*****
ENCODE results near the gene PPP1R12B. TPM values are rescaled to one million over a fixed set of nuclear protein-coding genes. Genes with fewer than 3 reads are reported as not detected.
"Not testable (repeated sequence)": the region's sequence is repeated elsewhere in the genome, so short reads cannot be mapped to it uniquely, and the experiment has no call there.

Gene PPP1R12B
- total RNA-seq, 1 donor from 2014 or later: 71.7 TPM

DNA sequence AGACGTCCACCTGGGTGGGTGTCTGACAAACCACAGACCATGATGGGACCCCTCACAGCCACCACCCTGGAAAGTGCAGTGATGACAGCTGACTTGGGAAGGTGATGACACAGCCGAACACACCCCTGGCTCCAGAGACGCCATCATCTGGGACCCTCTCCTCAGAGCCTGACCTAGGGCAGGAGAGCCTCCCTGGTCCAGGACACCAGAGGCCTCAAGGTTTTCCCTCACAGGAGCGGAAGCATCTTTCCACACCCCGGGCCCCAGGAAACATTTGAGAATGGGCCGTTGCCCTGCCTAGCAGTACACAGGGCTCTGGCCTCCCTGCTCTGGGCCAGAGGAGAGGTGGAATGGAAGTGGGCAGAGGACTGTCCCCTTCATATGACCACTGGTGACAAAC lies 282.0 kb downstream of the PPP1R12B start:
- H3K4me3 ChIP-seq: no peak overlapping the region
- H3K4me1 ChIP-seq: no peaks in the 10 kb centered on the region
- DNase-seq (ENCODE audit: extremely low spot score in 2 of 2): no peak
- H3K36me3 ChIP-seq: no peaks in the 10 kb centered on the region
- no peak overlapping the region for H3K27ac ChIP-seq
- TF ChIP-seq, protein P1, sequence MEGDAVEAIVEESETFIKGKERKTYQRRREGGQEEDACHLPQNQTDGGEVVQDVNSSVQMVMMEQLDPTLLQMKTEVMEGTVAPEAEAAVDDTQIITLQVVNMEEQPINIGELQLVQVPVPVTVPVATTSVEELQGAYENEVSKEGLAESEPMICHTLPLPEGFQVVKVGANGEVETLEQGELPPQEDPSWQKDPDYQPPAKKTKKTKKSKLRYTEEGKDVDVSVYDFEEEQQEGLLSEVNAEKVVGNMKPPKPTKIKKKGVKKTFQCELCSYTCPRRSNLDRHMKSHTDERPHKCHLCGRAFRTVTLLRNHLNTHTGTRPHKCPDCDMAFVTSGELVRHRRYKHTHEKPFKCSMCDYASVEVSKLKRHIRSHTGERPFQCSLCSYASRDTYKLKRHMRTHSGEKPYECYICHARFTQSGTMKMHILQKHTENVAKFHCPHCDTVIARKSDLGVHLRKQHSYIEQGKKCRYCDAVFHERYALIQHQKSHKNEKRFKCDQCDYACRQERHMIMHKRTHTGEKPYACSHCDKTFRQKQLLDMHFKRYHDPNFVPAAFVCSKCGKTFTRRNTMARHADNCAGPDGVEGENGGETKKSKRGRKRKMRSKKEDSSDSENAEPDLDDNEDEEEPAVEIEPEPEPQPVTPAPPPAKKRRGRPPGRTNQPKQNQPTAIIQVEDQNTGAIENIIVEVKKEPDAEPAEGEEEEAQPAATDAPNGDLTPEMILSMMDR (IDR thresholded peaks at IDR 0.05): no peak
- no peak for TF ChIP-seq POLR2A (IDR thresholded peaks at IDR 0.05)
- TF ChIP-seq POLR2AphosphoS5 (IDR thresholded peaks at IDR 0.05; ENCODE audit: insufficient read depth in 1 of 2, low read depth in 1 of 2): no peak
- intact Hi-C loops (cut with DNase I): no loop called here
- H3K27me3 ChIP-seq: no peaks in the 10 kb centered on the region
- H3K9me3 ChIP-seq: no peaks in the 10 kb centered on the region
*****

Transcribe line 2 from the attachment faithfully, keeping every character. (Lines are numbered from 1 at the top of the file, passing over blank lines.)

"Not testable (repeated sequence)": the region's sequence is repeated elsewhere in the genome, so short reads cannot be mapped to it uniquely, and the experiment has no call there.